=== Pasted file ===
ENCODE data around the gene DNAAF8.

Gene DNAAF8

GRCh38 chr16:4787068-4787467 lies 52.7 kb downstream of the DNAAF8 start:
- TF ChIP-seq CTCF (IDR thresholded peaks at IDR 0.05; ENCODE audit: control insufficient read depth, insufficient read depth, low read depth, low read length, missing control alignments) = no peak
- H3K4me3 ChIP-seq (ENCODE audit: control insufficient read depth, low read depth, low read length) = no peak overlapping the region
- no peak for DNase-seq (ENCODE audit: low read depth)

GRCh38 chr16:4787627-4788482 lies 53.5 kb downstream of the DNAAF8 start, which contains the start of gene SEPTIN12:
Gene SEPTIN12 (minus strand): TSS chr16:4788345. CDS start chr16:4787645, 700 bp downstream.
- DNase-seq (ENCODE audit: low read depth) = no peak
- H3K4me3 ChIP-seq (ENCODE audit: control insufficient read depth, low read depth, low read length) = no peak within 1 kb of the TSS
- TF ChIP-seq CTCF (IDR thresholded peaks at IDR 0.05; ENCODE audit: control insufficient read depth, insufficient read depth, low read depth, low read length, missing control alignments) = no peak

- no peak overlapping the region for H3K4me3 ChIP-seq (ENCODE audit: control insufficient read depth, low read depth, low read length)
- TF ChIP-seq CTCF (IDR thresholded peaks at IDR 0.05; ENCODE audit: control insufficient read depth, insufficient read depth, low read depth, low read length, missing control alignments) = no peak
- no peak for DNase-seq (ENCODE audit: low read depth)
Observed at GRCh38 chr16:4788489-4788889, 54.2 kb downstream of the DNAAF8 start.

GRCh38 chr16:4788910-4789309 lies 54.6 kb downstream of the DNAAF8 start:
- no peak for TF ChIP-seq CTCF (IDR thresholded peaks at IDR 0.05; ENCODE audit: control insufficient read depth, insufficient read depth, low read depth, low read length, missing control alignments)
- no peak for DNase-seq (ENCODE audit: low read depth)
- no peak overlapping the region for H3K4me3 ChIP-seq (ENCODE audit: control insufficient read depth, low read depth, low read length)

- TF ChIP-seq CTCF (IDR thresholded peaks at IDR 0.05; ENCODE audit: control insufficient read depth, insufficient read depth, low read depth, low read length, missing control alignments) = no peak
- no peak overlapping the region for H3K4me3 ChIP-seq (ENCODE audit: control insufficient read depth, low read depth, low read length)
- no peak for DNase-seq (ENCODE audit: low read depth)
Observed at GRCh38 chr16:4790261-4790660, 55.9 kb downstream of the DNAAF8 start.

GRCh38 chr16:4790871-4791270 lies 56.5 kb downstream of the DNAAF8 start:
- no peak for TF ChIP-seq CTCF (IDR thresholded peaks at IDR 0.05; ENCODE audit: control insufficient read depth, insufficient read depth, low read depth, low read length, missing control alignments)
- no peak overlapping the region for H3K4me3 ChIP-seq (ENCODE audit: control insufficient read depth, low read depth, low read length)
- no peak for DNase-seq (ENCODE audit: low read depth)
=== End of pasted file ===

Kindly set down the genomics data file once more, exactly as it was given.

ENCODE data around the gene DNAAF8.

Gene DNAAF8

GRCh38 chr16:4787068-4787467 lies 52.7 kb downstream of the DNAAF8 start:
- TF ChIP-seq CTCF (IDR thresholded peaks at IDR 0.05; ENCODE audit: control insufficient read depth, insufficient read depth, low read depth, low read length, missing control alignments) = no peak
- H3K4me3 ChIP-seq (ENCODE audit: control insufficient read depth, low read depth, low read length) = no peak overlapping the region
- no peak for DNase-seq (ENCODE audit: low read depth)

GRCh38 chr16:4787627-4788482 lies 53.5 kb downstream of the DNAAF8 start, which contains the start of gene SEPTIN12:
Gene SEPTIN12 (minus strand): TSS chr16:4788345. CDS start chr16:4787645, 700 bp downstream.
- DNase-seq (ENCODE audit: low read depth) = no peak
- H3K4me3 ChIP-seq (ENCODE audit: control insufficient read depth, low read depth, low read length) = no peak within 1 kb of the TSS
- TF ChIP-seq CTCF (IDR thresholded peaks at IDR 0.05; ENCODE audit: control insufficient read depth, insufficient read depth, low read depth, low read length, missing control alignments) = no peak

- no peak overlapping the region for H3K4me3 ChIP-seq (ENCODE audit: control insufficient read depth, low read depth, low read length)
- TF ChIP-seq CTCF (IDR thresholded peaks at IDR 0.05; ENCODE audit: control insufficient read depth, insufficient read depth, low read depth, low read length, missing control alignments) = no peak
- no peak for DNase-seq (ENCODE audit: low read depth)
Observed at GRCh38 chr16:4788489-4788889, 54.2 kb downstream of the DNAAF8 start.

GRCh38 chr16:4788910-4789309 lies 54.6 kb downstream of the DNAAF8 start:
- no peak for TF ChIP-seq CTCF (IDR thresholded peaks at IDR 0.05; ENCODE audit: control insufficient read depth, insufficient read depth, low read depth, low read length, missing control alignments)
- no peak for DNase-seq (ENCODE audit: low read depth)
- no peak overlapping the region for H3K4me3 ChIP-seq (ENCODE audit: control insufficient read depth, low read depth, low read length)

- TF ChIP-seq CTCF (IDR thresholded peaks at IDR 0.05; ENCODE audit: control insufficient read depth, insufficient read depth, low read depth, low read length, missing control alignments) = no peak
- no peak overlapping the region for H3K4me3 ChIP-seq (ENCODE audit: control insufficient read depth, low read depth, low read length)
- no peak for DNase-seq (ENCODE audit: low read depth)
Observed at GRCh38 chr16:4790261-4790660, 55.9 kb downstream of the DNAAF8 start.

GRCh38 chr16:4790871-4791270 lies 56.5 kb downstream of the DNAAF8 start:
- no peak for TF ChIP-seq CTCF (IDR thresholded peaks at IDR 0.05; ENCODE audit: control insufficient read depth, insufficient read depth, low read depth, low read length, missing control alignments)
- no peak overlapping the region for H3K4me3 ChIP-seq (ENCODE audit: control insufficient read depth, low read depth, low read length)
- no peak for DNase-seq (ENCODE audit: low read depth)